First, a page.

Tradition calls Saints Philemon and Archippus "apostles from the 70th." According to the Gospel of Luke (Lk.10;1-2), shortly before His suffering, the Lord chose them and sent them to preach. The exact list of the names of these seventy, or seventy-two disciples, as in some ancient manuscripts, has not been preserved. For this reason, among the Apostles of this group, tradition often includes preachers, martyrs, and missionaries of the early Church, who were not directly among the disciples appointed by the hand of the Lord Jesus. Such was Saint Philemon. At the same time, he and his relatives are among the very few saints mentioned in the New Testament texts. It is to him that the Epistle of the Apostle Paul "To Philemon" is dedicated. This is the shortest of the apostolic epistles, 25 verses in total, was written around the year 63 in Rome, where Paul was in prison. It is surprising that in bonds he remembered the circumstances of Philemon's life and wrote him a letter that later became one of the texts of the Holy Scriptures.
It is known that Philemon came from the city of Colossae in the inner region of Asia Minor of Phrygia. Being a wealthy proprietor, who previously owned many slaves and estates, Philemon heard Paul's sermon in Ephesus (Acts.19:10-11), or during one of the Apostle's missionary journeys through the territory of the interior provinces of Asia Minor (Acts.19,26; 1 Cor.16,19). At the same time, he converted to Christianity and was baptized by the Apostle, as evidenced by the text of the Epistle addressed to him, where Paul writes: "I tell you that you also owe me yourself" (Phil. 1:19). It is possible that this happened during Paul's long stay in Ephesus in 54-57. According to Paul's own testimony in the Epistle, according to his conversion, Philemon was distinguished by a very strong faith and love for the Lord Jesus and all the saints (5). In the same place, Paul calls himself an "elder" (9). At the time of writing the Epistle, Paul was about sixty-five years old, Philemon about fifty. According to the testimony of the Epistle, the Apostle considered him and his house his true spiritual children, and soon intended to come to them himself (22). We do not know whether this wish of Paul was fulfilled during his lifetime.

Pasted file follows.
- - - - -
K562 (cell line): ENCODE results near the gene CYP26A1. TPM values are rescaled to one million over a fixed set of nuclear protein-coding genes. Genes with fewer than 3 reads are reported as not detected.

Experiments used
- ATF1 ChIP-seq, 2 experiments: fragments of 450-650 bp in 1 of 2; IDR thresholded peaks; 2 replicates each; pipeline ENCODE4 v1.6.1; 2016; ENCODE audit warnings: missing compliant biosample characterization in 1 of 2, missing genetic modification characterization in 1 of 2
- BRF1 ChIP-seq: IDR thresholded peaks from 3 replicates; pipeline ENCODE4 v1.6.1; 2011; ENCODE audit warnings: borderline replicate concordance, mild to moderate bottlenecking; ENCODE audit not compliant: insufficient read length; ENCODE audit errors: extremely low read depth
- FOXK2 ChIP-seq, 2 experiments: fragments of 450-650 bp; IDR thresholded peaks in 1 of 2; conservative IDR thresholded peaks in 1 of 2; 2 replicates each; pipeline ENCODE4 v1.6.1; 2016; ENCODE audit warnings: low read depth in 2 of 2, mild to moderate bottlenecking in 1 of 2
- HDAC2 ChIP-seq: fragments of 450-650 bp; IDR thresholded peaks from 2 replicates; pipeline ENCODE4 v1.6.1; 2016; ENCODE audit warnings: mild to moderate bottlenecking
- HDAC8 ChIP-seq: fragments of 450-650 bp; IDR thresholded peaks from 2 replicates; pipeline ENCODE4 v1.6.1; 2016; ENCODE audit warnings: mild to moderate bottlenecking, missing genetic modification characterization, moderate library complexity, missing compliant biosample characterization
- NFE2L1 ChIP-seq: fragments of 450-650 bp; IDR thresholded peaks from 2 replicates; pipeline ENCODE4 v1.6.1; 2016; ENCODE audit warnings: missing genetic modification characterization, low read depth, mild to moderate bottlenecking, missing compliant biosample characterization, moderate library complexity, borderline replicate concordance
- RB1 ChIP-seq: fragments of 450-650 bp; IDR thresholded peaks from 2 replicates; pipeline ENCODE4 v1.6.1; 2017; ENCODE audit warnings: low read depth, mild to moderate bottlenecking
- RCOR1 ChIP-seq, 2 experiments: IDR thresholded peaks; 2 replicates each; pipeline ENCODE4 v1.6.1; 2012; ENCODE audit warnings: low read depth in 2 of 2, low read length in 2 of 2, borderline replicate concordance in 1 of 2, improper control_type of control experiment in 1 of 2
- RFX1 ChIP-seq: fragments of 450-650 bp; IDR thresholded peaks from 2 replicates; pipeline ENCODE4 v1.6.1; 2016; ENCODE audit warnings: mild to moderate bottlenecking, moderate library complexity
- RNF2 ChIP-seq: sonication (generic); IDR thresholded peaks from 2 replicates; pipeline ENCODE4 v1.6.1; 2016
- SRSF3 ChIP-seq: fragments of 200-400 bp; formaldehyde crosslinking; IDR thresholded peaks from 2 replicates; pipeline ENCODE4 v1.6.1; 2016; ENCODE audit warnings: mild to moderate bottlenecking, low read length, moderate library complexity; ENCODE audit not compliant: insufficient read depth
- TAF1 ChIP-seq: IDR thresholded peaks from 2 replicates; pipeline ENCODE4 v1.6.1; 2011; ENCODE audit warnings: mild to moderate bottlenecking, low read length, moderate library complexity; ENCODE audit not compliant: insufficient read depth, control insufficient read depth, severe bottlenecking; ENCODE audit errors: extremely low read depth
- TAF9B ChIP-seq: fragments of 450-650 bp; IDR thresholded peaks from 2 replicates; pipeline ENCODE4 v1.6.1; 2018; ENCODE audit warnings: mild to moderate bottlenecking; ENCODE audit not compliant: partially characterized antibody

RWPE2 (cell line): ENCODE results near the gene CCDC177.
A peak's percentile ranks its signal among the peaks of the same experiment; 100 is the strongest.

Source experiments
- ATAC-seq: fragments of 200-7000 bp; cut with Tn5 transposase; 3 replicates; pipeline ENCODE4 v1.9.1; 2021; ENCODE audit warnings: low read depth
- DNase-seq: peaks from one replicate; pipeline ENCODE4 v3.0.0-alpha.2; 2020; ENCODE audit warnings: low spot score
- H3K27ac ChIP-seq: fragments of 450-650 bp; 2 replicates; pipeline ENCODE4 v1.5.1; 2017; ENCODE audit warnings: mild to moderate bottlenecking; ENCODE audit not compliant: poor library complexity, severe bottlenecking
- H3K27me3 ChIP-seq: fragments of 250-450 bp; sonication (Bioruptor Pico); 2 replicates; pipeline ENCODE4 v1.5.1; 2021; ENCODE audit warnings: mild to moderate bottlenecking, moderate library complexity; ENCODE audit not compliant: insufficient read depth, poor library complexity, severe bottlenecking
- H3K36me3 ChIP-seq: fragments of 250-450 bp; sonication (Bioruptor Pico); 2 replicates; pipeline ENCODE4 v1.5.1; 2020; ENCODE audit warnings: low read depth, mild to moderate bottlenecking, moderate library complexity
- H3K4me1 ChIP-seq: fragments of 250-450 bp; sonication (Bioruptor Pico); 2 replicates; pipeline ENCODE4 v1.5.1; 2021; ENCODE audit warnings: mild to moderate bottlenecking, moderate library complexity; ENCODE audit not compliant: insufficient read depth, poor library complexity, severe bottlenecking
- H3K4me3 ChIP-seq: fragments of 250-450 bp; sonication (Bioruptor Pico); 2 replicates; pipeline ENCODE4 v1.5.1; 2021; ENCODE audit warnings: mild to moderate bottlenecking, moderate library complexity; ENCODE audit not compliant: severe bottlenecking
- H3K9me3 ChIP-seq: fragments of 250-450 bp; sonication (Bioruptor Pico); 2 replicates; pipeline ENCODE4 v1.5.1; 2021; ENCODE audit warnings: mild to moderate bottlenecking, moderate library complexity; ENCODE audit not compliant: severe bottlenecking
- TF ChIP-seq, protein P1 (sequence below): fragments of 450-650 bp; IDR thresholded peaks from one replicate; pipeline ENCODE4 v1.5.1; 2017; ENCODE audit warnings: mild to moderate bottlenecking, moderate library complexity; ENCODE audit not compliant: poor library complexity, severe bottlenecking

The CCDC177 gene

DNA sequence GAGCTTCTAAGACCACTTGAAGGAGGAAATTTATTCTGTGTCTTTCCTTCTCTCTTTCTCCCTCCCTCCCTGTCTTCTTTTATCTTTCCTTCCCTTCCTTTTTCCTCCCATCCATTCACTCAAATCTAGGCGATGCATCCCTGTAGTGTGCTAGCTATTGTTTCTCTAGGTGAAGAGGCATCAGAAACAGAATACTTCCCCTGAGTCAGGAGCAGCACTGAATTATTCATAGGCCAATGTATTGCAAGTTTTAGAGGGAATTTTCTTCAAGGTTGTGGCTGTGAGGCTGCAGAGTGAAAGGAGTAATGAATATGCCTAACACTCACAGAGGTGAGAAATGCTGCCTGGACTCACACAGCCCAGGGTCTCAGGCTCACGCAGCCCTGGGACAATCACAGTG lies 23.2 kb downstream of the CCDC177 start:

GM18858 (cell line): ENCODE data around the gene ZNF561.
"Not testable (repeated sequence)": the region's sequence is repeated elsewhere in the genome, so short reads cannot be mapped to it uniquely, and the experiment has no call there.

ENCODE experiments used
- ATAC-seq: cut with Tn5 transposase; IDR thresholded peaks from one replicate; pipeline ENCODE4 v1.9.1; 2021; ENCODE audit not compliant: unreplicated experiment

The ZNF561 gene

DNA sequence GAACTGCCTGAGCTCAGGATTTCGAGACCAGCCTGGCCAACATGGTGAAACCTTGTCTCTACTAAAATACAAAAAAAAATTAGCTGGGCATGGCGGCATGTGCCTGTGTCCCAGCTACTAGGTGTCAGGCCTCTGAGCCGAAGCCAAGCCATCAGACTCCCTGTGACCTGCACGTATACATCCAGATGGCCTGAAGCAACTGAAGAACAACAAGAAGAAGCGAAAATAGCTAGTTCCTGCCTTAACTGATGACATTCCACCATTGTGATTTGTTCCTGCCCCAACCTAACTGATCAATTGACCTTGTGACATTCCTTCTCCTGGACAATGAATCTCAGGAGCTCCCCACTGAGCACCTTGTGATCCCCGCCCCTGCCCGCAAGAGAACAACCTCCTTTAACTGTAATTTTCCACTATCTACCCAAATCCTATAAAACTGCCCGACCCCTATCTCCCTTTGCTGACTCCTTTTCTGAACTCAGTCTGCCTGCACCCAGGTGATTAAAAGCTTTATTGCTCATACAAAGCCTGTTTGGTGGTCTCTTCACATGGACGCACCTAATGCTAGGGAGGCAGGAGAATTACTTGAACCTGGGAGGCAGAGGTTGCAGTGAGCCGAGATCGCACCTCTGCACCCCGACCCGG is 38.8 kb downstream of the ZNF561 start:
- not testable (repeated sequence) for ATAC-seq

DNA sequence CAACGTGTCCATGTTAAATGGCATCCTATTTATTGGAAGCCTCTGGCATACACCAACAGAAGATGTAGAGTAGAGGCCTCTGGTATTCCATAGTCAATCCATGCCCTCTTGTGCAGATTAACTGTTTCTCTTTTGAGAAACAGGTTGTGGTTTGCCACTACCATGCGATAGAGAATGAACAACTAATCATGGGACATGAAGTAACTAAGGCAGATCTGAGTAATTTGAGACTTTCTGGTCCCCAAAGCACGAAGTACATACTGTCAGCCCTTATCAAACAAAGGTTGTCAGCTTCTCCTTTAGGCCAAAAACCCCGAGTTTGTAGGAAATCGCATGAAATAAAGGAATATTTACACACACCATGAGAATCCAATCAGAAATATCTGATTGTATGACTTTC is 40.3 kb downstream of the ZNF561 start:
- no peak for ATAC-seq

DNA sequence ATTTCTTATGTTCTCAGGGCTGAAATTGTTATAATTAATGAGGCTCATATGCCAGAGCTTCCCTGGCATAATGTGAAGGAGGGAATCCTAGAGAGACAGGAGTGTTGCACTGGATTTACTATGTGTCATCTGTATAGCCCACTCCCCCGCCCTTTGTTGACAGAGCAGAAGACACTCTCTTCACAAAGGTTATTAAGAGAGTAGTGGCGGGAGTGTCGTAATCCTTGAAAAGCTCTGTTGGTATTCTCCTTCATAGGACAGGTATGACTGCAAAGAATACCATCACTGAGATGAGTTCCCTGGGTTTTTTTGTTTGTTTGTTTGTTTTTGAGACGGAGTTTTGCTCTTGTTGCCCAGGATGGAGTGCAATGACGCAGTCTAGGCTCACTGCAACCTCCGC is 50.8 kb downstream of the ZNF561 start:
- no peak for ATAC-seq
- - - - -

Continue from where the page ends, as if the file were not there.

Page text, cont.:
Together with Philemon, the Church also remembers his wife Apphia and his son Archippus, as well as Onesimus, a former slave who once fled from his master, which was Philemon himself, to Rome. In the capital of the world, Onesimus heard the Apostle's sermon and converted to Christianity. This event was the main reason for Paul to write the Epistle. According to the ancient "Apostolic Constitutions", Philemon eventually became the head of the local Christian community in Colossae, and Archippus – in the neighboring city of Laodicea. In the Epistle, Paul asks Philemon to accept Onesimus as a brother, to accept him forever (15-16). These words became prophetic. According to tradition, all four, Philemon, Apphia, Archippus and Onesimus, subsequently preached Christianity in their native land and, as often happened with missionaries of that time and all subsequent times, suffered for Christ from the wrath of an angry crowd of compatriots. This is an amazing and instructive example of family biblical righteousness and apostolic holiness.